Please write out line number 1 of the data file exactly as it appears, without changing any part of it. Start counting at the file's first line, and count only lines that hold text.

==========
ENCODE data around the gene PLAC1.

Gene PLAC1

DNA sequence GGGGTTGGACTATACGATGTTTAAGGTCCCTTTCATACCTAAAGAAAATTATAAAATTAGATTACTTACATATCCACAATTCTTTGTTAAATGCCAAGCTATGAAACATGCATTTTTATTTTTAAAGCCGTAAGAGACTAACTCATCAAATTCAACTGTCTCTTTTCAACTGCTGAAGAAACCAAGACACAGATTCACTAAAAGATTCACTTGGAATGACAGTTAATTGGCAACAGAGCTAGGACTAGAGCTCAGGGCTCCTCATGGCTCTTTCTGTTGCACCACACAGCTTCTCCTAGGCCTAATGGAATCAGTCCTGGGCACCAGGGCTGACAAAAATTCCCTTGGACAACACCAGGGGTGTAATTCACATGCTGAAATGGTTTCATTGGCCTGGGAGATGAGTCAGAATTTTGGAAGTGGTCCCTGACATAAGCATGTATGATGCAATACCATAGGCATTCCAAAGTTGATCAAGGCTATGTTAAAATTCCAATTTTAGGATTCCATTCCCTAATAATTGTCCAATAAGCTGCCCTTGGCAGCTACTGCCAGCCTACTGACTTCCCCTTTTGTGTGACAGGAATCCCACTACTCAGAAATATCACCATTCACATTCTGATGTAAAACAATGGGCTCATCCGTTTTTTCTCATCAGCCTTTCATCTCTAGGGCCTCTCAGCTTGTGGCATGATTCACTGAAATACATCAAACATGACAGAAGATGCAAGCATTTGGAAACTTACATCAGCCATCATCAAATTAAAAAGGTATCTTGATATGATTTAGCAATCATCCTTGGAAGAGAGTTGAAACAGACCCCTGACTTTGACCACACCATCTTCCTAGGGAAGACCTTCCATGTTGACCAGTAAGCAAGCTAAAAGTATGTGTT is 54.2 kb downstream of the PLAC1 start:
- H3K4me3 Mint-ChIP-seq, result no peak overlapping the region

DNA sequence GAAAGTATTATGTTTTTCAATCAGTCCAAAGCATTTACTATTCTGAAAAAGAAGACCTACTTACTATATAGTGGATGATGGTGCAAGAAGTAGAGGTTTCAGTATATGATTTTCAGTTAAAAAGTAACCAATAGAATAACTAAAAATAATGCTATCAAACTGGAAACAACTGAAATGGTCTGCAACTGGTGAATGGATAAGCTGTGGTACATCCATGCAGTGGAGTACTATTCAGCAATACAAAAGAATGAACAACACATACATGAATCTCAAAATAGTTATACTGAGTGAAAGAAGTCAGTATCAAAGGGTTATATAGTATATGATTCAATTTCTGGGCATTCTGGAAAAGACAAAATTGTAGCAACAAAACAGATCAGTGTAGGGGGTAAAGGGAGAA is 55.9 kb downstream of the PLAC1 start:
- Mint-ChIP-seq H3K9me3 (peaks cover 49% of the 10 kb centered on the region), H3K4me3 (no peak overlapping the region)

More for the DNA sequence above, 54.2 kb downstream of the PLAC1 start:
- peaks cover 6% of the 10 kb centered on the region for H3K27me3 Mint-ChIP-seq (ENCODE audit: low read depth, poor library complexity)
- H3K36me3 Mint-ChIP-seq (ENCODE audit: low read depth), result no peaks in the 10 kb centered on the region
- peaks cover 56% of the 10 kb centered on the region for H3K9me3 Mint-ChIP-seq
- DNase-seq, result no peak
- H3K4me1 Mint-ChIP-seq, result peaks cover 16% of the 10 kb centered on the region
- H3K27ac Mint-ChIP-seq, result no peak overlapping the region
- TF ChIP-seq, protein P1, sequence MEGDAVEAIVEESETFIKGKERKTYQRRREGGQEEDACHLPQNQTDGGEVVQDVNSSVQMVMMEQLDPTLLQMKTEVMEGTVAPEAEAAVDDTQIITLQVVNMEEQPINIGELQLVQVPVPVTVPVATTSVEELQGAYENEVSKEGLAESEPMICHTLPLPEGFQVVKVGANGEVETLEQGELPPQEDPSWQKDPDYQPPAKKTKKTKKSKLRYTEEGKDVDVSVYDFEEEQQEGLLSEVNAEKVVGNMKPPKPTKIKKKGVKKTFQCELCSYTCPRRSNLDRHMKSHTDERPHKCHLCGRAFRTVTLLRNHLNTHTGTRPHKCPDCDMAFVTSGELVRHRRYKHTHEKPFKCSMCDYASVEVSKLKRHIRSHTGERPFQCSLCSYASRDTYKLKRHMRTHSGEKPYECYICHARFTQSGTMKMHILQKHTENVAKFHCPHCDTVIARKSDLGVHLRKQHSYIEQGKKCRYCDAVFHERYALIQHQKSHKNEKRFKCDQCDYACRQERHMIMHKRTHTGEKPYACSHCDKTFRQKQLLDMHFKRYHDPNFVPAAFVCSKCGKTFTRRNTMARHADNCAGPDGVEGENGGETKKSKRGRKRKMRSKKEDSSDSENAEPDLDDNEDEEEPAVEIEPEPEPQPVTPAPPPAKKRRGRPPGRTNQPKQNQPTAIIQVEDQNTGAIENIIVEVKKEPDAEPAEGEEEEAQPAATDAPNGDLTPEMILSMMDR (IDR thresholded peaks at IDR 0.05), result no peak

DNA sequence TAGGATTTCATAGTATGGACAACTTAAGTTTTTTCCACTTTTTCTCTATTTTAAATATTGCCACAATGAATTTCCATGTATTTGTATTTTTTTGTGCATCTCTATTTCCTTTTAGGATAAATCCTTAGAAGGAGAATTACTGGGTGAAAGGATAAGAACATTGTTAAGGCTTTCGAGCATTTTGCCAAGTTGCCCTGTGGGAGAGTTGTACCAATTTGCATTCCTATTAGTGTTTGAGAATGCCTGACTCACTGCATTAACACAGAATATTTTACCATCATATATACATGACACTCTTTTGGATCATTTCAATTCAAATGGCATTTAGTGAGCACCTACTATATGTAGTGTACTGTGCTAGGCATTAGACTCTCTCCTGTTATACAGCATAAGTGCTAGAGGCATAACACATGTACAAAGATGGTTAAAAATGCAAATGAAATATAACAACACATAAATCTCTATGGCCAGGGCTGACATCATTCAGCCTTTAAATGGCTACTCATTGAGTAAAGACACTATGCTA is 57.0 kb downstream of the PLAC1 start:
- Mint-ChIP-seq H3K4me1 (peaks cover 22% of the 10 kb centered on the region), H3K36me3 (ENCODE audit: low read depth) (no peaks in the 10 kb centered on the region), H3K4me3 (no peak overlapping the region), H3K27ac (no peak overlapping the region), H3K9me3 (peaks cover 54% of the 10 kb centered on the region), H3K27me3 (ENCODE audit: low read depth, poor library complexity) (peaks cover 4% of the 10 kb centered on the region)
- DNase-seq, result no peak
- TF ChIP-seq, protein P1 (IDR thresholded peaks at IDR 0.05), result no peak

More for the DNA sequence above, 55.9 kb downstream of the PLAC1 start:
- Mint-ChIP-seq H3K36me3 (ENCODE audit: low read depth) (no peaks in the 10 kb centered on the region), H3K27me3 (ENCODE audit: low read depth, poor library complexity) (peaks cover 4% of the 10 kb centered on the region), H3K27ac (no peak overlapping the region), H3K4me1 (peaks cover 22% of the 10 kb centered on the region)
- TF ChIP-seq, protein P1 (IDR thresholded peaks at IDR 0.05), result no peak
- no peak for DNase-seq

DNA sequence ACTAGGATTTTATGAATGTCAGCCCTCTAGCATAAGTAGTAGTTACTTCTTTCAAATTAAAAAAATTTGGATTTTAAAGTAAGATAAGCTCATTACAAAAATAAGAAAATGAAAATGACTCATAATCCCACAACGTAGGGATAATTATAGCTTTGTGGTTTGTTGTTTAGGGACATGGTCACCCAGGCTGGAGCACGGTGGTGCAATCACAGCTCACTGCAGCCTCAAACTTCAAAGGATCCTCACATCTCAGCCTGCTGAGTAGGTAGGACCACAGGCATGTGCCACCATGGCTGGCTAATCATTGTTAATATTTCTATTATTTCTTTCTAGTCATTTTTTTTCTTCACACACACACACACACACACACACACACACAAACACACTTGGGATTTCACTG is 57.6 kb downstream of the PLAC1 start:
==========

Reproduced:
ENCODE data around the gene PLAC1.